And this is where the one-year clause conveniently comes in. The safeguard mechanism which the US administration has invoked formed an explicit part of the agreement under which China joined the WTO and is completely in line with all America's commitments to its trading partners.
It also eases the pressure Bush is also facing from other quarters. This includes a rocky trading relationship with the EU over the US's illegal steel tariffs, and demands from US businesses over China's foreign exchange policy, which they say keeps the yuan unfairly low against the dollar, making Chinese exports especially cheap.
Nor can it be an accident that the new quotas lapse after the 2004 presidential elections.
As Clothesource's Mike Flanagan points out: "Some US voters and lobbyists may not notice the relevance of this, but the European Commission and the Chinese government certainly will. The timing of this announcement is a clear message to Peking: 'We need to be seen to be acting. When we discuss this with you again, we won't have an election hanging over us. The new limits will quietly disappear.'
"The decision is effective only for a year. It affects no-one but China. It is, to the letter, in line with agreements made with China when China joined the WTO. It is also, to the letter, in line with agreements made with the WTO. And its timing is a clear signal to China that the new quota will not be around next year.
"To the EU the message is 'We're prepared to take the flak for this. If you want to do the same, it'll be a lot easier for you'."
Under the terms of China's accession to the WTO, the EU also has the right to make use of either a special textile safeguard clause, or to invoke a more general safeguard provision. According to figures from the European Commission, EU imports of Chinese clothing and textiles have risen by between 91 and 135 per cent from 1995 to 2002, depending on the category.
But in a statement on Thursday Filiep Libeert, president of the Brussels-based European Apparel and Textile Organisation (Euratex) said that while the US was justified in taking this action, Euratex will simply continue to monitor trade flows. "We need to ensure that EU industry does not suffer as a result of trade measures taken by countries outside Europe."
Mike Flanagan also believes it's naive to see this as the first sign of the US backtracking on its commitment to remove quotas entirely at the end of 2004. Many traders around the world believe the US and EU will find some device for avoiding, or managing, their agreement to remove all remaining textile quotas on December 31, 2004.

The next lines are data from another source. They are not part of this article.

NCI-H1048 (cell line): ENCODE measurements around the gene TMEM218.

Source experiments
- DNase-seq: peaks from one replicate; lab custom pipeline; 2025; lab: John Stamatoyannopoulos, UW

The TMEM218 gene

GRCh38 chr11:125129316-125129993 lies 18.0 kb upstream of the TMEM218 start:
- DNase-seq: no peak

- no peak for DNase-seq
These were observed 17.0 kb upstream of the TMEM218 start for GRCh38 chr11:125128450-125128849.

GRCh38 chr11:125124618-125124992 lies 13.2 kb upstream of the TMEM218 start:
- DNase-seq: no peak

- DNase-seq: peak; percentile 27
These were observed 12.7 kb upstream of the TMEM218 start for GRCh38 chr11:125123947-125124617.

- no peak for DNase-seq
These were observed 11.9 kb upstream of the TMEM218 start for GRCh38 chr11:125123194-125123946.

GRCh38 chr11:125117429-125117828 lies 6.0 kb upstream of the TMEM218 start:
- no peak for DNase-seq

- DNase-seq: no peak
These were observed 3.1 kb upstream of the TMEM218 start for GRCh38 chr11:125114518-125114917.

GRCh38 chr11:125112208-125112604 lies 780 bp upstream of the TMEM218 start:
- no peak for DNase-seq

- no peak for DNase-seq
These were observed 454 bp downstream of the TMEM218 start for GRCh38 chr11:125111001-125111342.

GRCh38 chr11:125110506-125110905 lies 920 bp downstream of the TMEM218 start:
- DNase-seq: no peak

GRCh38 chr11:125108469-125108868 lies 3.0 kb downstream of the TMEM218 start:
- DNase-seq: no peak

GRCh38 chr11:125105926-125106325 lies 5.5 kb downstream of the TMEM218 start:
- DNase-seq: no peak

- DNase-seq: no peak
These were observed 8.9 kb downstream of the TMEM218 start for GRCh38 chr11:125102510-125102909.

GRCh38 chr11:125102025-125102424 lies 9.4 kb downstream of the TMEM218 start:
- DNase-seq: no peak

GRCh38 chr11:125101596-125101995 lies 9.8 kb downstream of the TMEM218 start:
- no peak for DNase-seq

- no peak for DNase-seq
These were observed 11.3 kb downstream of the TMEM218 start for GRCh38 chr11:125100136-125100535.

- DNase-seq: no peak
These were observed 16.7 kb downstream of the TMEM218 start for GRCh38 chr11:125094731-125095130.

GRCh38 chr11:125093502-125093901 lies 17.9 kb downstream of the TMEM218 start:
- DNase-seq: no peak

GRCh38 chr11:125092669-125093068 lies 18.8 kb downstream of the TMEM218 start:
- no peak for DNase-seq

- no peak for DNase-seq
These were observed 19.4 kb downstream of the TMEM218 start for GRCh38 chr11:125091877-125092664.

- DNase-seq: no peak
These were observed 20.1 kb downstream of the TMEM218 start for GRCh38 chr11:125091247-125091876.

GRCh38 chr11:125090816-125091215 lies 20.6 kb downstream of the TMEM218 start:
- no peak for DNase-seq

"Neither the US or the EU have any serious long-term interest in the survival of a major domestic apparel or textile industry - but both have strong interests in selling high-tech goods to China and India," he says.
In 2005, China will be the world's largest importer of hi-tech products such as commercial aircraft, and telecommunications equipment; as well as services such as banking, insurance, technical consultancy. The two major exporters of these products are the EU and the US.
On the flip side of the coin, in 2005 when quotas are scheduled to be phased out, China is poised to sweep the board with garment exports to its two main customers: the EU and the US.
So, although the textile and garment industries are important to both the US and EU, it's unlikely that either trading bloc would favour long-term protectionist measures to protect these sectors. To do so would put so much more than clothing at stake.
As Mike Flanagan adds: "We believe [the decision to re-impose quotas] is actually a victory for China. One that Southern Congressmen, for all their victory chants, don't seem to be smart enough to spot. But one that China is far too smart to point out."
US trade with China in the 9 months to September 2003